“I feel like my talent has been suppressed in some sort of way,” says north London rapper Little Simz.
“I’ve got all these odds against me, but when it comes down to it, I am actually very good at what I do.”
The 25-year-old, born Simbi Ajikawo, is one of the UK’s most versatile and respected rappers, but she’s never quite had the success of her contemporaries.
Maybe it’s because she’s a female artist in a male-dominated space; maybe it’s because she insists on self-releasing her records, or maybe it’s because her eclectic, genre-hopping style couldn’t find a home on UK radio.
But something changed with the release of her third album, Grey Area, earlier this month.
From the fierce thunder-crack of Offence to the reflective, vulnerable Flowers, it’s constantly surprising, and consistently inventive, with Simz pitting her dextrous wordplay against a live band for the first time.
Playlisted by both Radio 1 and BBC 6 Music, it’s also the highest-rated album by a female artist this year, according to review aggregation site Metacritic (only Psychodrama, the debut album by fellow London rapper Dave, has a higher score).
“I’m not gonna lie, I’m really happy it’s been getting all the love it has,” beams the musician.
Ahead of her performance at the 6 Music Festival in Liverpool, Simz sat down to discuss her late-blooming success and why she’s as good as Jay-Z.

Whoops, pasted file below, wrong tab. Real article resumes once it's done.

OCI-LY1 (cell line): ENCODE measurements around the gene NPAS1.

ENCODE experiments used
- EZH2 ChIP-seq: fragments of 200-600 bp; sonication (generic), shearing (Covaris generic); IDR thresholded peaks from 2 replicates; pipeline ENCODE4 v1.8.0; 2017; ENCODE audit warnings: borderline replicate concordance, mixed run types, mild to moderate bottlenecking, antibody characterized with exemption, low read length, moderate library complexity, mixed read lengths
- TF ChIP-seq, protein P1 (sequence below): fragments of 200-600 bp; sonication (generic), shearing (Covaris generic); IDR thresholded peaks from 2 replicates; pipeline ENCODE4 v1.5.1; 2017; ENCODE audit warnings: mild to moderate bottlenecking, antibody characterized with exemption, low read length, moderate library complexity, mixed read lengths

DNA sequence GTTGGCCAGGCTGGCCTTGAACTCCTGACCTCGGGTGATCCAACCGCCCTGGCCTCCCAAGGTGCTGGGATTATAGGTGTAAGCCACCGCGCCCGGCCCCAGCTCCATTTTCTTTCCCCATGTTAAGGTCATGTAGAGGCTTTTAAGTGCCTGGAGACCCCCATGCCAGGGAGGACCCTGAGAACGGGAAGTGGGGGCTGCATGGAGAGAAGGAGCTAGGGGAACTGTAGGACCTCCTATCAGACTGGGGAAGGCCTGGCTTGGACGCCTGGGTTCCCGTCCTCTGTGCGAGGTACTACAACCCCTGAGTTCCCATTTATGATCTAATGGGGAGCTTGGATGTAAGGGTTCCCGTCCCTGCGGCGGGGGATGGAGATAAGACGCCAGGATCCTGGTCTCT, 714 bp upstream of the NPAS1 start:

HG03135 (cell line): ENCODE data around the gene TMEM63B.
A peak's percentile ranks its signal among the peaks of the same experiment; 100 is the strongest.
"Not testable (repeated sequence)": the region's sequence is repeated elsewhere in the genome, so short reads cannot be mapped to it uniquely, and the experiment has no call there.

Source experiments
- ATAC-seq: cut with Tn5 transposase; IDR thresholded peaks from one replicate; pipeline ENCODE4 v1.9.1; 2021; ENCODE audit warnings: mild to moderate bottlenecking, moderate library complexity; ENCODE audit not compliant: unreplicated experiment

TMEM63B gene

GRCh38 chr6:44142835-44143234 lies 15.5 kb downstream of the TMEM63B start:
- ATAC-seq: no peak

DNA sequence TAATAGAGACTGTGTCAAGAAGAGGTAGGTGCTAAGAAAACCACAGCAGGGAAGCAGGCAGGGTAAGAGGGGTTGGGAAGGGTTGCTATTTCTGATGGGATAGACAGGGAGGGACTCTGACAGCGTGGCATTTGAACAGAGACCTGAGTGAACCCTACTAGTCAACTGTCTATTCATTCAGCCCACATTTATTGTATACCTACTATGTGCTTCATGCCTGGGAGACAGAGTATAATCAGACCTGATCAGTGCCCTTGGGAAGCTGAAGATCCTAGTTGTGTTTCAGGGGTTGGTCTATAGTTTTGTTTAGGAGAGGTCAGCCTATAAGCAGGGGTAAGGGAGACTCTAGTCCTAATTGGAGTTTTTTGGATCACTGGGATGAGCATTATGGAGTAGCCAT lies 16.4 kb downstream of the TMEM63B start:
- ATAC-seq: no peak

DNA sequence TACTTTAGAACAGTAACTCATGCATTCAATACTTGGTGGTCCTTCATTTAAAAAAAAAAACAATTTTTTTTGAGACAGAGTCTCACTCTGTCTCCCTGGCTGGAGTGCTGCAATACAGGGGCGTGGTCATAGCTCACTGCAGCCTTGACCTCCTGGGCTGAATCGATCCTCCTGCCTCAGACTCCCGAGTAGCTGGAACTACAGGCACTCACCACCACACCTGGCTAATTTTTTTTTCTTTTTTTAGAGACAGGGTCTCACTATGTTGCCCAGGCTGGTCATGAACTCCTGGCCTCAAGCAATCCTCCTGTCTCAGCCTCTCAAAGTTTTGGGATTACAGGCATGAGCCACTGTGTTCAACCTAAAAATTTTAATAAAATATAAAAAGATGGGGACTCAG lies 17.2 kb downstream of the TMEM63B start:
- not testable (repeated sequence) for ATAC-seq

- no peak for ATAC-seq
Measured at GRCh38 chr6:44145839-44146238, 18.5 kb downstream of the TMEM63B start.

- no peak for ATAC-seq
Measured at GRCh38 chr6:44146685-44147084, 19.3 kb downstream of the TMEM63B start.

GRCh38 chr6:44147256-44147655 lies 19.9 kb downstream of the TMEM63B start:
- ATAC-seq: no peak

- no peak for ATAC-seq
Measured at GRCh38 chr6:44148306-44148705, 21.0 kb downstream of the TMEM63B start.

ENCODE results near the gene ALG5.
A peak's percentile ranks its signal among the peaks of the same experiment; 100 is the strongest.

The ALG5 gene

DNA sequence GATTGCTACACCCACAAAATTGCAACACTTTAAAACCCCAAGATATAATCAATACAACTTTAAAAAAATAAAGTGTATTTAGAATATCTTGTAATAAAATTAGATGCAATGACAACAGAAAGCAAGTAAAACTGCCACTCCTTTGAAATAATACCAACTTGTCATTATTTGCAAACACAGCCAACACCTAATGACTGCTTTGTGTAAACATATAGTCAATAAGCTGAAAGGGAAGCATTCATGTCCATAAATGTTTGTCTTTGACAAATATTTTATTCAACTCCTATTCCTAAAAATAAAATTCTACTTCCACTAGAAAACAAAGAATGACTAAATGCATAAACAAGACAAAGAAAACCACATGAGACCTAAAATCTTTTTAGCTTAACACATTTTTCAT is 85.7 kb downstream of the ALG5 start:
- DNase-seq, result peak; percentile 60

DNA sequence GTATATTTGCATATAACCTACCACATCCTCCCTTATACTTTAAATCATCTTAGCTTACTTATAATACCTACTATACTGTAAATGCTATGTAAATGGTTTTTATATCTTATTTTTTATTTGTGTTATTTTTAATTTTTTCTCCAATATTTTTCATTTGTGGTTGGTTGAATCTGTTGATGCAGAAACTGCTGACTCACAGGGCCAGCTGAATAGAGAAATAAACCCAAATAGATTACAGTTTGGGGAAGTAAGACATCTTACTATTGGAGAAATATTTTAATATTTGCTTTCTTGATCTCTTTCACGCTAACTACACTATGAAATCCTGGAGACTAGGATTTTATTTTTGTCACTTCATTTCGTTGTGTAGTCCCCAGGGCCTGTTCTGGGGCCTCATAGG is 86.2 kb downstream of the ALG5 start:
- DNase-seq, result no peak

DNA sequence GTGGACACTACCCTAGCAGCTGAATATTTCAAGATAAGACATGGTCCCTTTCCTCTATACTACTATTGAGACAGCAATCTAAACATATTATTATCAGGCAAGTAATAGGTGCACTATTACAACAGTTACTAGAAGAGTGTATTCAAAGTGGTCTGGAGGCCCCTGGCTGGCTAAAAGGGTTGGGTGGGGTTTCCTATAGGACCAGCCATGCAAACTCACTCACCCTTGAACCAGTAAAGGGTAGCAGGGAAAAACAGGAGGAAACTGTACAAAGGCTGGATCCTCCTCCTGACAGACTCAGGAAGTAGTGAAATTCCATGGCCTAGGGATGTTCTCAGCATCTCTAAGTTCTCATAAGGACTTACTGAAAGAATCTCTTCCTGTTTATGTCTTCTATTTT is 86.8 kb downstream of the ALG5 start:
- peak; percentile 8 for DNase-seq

There’s been a huge buzz about this album. Do you feel the difference?
Yeah, I do. Even though I had two albums out prior to this one, it feels like I’m re-introducing myself. There’s no code, there’s no conceptual stuff, it’s just straight cutting all the way through.
I looked at the album credits to find out where you got all those fantastic funk samples but it turned out there weren’t any – it’s all you!
Haha, I know! That was all down to Inflo [Simz’ childhood friend and producer]. He’s just talented, man. He can make you feel like you’ve heard something before when it’s actually brand new.
Like on Offence, he just hopped on the drum kit and started playing that pattern, then he picked up the bass and two seconds later it was done.
How did those grooves affect your vocals?
I’ve always wanted to use live drums and live bass, but when it got to it, I was like, “Uhhh, I don’t know if this is what people want to hear from me”.
The first song we started was Offence and… it’s not that I didn’t like it, but it made me uncomfortable at first.
There’s so much going on – flutes and cartoon noises and strings – it was important for my voice to not get lost. But once I got going I was like, “OK, I’ve found where I sit in the song”.
It’s such a strident, confident track. I love that line, “I’m Jay-Z on a bad day, Shakespeare on my worst days”.
It’s a bit tongue-in-cheek, but there’s truth in it. I genuinely feel like I am that. Why not? They’re both incredible writers, and I kind of feel like I am, too.
101 FM harks back to your early days on pirate radio in North London. Was that an important phase?